How to Effectively Manage Change Risk

In today’s world change is pervasive in everything we do (technology, transformations, organizational changes, regulations, and new products). If not managed properly, change can be one of the biggest sources of risk for your institution. During RMA’s latest installment of the Governance, Risk, and Compliance Audio Conference Series, Bill Popp, CEO, POPP Risk Group, discussed how to measure and report these risks and identified industry effective practices.

Popp shared findings from the POPP Risk Group’s CRO Risk Council 2018 study on change management risk. The Council conducted 72 interviews, representing 30 banks. Established in 2013, the Council identifies industry challenges and an industry range of practices.

The study found that in most institutions today, there are five separate challenges:

  1. There are no overarching change risk programs (as differentiated from change management programs).
  2. The default focus is on project risk (e.g., delivery date, budget, and scope). Other risks remain undifferentiated and are largely ignored.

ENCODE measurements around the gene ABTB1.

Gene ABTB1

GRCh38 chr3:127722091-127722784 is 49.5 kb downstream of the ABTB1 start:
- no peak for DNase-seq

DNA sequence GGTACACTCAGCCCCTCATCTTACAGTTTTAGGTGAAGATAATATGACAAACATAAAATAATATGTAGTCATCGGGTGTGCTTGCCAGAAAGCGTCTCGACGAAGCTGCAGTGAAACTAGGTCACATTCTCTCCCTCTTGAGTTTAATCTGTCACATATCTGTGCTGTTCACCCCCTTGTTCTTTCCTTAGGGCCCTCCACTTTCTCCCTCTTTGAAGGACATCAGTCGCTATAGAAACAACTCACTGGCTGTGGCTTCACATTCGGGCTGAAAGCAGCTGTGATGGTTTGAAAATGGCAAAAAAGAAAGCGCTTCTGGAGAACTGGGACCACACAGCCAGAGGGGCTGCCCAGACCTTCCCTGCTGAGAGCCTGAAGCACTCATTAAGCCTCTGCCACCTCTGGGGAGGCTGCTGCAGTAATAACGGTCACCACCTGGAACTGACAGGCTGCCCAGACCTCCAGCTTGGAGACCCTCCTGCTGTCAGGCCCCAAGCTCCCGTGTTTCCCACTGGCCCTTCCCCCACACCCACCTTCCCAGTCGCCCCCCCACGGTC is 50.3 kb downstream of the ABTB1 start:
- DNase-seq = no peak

3. Second line risk often lacks sufficient knowledge of the business.
  4. The business usually lacks a formal knowledge of change risk.
  5. There is not enough focus on the people required to make it work.

Change for institutions is not going away; it’s a prominent focus of most regulators. Only banks who effectively manage change will survive.

Popp explained the importance of incorporating change risk into change management programs. He outlined seven dimensions to a change management program:

  1. New initiatives (new, modified, or expanded product or service approval).
  2. Technology change.
  3. Regulatory change.
  4. Third party change.
  5. Operations (execution risk) change.
  6. Transformational change (including corporate/group, mergers and acquisitions, business, and functional transformations).
  7. Organizational change.

The three most in-depth change management processes today include new initiatives, technology change, and transformational change. To effectively manage change risk, Popp recommended the following:

  • Elevate change risk and make it on par with your bank’s top risk appetite categories.
  • Establish a change risk appetite using discrete risks throughout the cycle.
  • Integrate change risk into existing processes and existing risk committees.
  • Practice “conclusion-first” reporting.
  • Evaluate and train existing resources.

Join us for the next installment of the Governance, Risk, and Compliance Audio Conference Series on June 18, Operational Risk and Cyber Risk Working in Conjunction.


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